GOP struggles to control its own agenda

President Donald Trump’s flirtations with Democrats and fixation on divisive campaign promises have paved the way for hazardous, rolling deadlines over the next six months on spending, the debt ceiling and immigration.

The debt and spending bill approved by Capitol Hill on Friday averted imminent fiscal disaster, but it’s added more misery for a Republican Party whose agenda has floundered even with unified control of Washington for the first time in a decade. It’s also given Democrats significant leverage to imperil tax reform, the GOP’s best hope at a major legislative victory.

Rather than dictating the agenda of Capitol Hill, Republican lawmakers oftentimes find themselves at the whims of a capricious White House, Democrats in the minority and a calendar that’s getting increasingly packed ahead of campaign season next spring.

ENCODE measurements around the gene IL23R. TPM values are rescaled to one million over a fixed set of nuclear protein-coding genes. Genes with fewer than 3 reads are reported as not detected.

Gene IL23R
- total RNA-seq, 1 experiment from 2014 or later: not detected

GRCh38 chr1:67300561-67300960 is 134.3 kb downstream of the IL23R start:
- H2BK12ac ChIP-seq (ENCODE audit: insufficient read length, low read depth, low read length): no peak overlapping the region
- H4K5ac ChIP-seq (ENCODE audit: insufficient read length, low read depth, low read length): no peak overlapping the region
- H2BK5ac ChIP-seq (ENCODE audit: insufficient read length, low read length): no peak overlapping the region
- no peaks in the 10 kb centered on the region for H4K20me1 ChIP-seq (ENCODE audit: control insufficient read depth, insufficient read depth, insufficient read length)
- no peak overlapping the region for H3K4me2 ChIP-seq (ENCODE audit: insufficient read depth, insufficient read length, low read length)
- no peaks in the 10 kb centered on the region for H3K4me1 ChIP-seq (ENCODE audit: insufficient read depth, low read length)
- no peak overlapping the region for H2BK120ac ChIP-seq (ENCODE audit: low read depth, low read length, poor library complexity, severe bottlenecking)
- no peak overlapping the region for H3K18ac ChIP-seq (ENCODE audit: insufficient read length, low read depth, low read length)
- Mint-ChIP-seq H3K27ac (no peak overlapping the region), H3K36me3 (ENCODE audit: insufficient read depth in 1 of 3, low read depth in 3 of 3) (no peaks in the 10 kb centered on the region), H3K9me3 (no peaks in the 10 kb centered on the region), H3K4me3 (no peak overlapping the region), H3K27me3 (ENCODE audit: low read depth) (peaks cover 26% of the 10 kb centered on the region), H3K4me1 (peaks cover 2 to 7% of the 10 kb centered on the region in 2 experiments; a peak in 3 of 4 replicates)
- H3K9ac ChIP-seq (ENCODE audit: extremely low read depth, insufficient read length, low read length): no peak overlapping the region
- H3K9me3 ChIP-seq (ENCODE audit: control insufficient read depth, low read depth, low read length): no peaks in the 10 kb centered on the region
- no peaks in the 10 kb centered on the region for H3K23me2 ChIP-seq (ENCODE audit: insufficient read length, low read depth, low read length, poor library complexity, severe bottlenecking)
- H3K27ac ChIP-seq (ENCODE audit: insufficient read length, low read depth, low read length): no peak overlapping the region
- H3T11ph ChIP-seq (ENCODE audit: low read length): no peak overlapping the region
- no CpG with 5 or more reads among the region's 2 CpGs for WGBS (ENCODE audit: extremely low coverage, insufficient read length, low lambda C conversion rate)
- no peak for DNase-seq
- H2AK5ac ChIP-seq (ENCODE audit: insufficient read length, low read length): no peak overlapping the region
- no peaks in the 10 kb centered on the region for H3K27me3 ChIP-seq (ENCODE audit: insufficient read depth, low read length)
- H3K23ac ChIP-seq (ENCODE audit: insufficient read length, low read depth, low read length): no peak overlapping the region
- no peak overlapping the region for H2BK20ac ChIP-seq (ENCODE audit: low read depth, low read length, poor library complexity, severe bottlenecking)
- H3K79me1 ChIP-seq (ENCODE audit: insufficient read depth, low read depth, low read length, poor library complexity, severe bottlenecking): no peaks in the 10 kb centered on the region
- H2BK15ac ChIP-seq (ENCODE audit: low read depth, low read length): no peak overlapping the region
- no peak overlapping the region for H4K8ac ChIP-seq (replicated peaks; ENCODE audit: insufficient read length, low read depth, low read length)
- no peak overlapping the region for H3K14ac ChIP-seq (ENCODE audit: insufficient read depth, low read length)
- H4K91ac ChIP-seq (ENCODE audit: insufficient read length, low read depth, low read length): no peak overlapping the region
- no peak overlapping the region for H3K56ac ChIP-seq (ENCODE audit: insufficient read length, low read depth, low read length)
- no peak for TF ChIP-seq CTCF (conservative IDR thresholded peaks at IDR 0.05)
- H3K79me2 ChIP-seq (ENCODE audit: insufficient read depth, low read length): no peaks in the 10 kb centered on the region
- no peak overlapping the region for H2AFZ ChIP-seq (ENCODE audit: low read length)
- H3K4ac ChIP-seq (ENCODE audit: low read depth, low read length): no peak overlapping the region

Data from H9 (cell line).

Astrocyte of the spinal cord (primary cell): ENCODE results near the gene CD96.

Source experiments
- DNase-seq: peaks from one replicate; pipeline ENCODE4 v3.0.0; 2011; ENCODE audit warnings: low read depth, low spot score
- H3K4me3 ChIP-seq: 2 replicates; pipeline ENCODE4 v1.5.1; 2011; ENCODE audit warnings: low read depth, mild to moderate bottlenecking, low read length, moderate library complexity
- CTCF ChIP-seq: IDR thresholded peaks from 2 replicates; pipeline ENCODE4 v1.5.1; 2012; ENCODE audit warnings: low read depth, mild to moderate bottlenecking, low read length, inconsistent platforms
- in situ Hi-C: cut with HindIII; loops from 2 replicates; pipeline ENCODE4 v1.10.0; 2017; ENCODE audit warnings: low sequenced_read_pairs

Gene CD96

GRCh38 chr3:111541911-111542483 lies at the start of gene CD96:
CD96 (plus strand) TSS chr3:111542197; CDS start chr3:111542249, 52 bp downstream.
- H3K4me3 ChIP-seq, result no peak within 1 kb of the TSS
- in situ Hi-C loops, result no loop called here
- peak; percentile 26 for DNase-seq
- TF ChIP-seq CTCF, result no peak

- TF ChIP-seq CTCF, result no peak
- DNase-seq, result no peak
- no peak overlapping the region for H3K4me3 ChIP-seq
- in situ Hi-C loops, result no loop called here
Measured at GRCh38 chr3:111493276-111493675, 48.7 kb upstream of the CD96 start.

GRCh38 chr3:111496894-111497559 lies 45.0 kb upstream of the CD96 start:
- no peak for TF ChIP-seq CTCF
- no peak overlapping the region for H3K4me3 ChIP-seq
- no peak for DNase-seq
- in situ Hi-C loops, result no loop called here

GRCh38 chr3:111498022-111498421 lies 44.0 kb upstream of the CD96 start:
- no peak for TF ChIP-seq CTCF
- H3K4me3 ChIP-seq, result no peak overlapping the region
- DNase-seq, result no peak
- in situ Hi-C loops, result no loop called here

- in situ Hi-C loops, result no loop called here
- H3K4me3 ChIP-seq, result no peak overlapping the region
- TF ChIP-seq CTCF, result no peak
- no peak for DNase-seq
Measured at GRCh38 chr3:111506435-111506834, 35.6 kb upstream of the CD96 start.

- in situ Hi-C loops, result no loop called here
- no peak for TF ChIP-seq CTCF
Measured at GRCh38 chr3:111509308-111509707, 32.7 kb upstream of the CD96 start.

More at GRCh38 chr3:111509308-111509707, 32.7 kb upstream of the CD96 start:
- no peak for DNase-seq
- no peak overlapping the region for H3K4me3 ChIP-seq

Speaker Paul Ryan predicted in January that tax reform, Obamacare repeal and a border wall would all be done by now. Instead, Obamacare repeal may be completely dead at month’s end, there are just broad strokes on tax reform and many Republicans oppose the border wall being pushed by their own president.

Now GOP lawmakers across the party’s ideological spectrum are agonizing about the party’s stark lack of achievements after getting rolled by Democrats in debt ceiling negotiations this week.

“If we get to December and we’ve not repealed and replaced Obamacare, we’ve not built the wall, we’ve not done tax reform, let me just tell you it is not going to be pretty,” said House Freedom Caucus Chairman Mark Meadows (R-N.C.).

“I’m extremely worried,” said Sen. Joni Ernst (R-Iowa), an ally of Senate Majority Leader Mitch McConnell (R-Ky.), who’s urging him to cancel an October recess to get more accomplished. “My gosh, why were we not here in August doing all of this?”

 

 

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